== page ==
Education, Innovation, Infrastructure – The Resurgence: Part II
In April 2006, the headline in a five part series in this column questioned, “Are We Losing the War for Innovation?” The conclusion was, “Whereas the 20th Century went down in history as the ‘American Century,’ the consequences of a failing educational system as well as a major demographic shift will prevent America from a repeat performance in the 21st century.”
A Time Magazine Classic
That was five years ago. During that time period you might have expected that some reform, some progress would have been made to improve our position related to education. Instead, in Time magazine’s March 4 th issue, under the headline, “Are America’s Best Days Behind Us?,” there is a stunningly fact driven assault on America’s failure to recognize that, as Time declares, “Burdened by debt, and led by feckless politicians the U.S. is hurtling toward mediocrity.” (Mediocrtiy? Whatever happened to “exceptionalism?) The five page article was written by Fareed Zakaria, the Indian born Editor-at-Large of TIME Magazine, a Washington Post columnist, a New York Times bestselling author, and host of a weekly program on CNN. Esquire Magazine called him “the most influential foreign policy adviser of his generation.”
When I first created the major headline for this column, “Just In Case You Missed It,” I stated that each article would provide important information about which readers may not have been aware. I would rank Mr. Zakaria’s comments In Time as one of the most crucial and, perhaps an unsurpassable example of what has appeared in this column in the past, and what might yet appear in the future.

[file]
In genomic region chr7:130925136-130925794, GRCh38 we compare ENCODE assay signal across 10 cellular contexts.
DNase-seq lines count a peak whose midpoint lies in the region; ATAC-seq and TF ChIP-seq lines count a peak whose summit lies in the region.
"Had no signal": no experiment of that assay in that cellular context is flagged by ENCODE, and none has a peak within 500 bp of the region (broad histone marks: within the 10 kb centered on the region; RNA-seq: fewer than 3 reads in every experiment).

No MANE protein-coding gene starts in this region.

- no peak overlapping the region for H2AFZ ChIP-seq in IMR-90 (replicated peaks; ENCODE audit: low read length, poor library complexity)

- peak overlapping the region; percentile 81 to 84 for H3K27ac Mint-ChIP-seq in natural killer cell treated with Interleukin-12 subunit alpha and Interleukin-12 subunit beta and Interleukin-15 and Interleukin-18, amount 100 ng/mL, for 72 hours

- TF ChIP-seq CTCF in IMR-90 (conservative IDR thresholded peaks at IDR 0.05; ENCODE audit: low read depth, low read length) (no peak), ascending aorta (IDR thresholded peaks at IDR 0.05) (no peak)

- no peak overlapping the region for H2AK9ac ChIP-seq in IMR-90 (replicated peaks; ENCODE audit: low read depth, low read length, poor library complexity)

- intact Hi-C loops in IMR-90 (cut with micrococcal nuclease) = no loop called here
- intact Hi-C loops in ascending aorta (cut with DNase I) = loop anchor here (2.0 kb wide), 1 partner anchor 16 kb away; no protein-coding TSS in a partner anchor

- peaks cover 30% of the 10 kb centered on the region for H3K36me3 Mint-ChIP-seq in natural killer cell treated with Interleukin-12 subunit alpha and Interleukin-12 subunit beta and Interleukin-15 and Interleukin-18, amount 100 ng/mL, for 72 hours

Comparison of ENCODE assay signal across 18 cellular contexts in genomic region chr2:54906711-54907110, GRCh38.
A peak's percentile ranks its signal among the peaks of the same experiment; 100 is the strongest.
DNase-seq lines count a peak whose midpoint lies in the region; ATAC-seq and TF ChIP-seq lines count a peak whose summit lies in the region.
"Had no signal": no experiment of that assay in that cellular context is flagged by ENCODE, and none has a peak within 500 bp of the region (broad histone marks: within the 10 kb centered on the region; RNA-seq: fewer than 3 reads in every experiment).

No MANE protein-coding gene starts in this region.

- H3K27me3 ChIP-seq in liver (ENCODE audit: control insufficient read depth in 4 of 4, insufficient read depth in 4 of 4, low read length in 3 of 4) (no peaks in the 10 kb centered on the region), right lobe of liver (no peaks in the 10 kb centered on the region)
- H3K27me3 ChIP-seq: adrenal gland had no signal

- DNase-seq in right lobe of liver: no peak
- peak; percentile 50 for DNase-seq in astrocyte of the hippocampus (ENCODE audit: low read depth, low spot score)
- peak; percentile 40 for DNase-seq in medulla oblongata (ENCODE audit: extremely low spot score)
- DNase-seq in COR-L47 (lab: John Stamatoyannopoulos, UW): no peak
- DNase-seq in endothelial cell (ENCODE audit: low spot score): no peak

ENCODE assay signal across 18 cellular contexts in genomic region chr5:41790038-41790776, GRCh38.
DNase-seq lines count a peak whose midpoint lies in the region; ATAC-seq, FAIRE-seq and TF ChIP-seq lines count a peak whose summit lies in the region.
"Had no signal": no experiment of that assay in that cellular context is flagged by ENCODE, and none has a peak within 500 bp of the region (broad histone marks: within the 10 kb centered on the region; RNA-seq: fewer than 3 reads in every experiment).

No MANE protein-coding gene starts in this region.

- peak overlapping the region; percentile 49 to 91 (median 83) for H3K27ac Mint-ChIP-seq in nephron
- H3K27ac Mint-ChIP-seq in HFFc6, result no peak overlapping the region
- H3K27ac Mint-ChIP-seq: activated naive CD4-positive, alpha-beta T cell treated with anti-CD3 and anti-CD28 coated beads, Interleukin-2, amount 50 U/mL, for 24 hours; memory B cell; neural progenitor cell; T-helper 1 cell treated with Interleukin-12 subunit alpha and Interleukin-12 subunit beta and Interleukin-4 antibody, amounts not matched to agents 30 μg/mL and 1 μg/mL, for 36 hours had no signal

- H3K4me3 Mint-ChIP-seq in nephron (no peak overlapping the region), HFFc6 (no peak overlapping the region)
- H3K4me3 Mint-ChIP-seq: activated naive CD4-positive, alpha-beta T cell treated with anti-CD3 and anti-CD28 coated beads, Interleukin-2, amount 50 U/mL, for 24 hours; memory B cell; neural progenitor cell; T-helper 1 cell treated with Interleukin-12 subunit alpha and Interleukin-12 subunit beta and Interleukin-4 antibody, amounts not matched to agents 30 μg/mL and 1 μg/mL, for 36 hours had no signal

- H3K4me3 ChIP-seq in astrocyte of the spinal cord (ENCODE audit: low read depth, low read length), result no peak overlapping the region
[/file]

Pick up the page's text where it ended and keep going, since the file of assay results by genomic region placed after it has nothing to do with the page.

As I prepared to write this article, I had no idea that the Time magazine special feature would run. This is what I referred to in last month’s column as a “serendipitous” occurrence, and now it happened again. Despite my frequent use of the quotations below from Mr. Zakaria’s article, I urge you to read his entire report directly by googling, “Time magazine–Are America’s Best Days Behind Us?” I think you will be stunned by the content, as I hope you will be by the excerpts reproduced here. (The underlines are mine.)
In the three opening paragraphs of the Time feature story Fareed Zakaria writes, “ I am an American, not by accident of birth but by choice. I voted with my feet and became an American because I love this country and think it is exceptional. But when I look at the world today and the strong winds of technological change and global competition, it makes me nervous. Perhaps most unsettling is the fact that while these forces gather strength, Americans seem unable to grasp the magnitude of the challenges that face us. Despite the hyped talk of China's rise, most Americans operate on the assumption that the U.S. is still No. 1.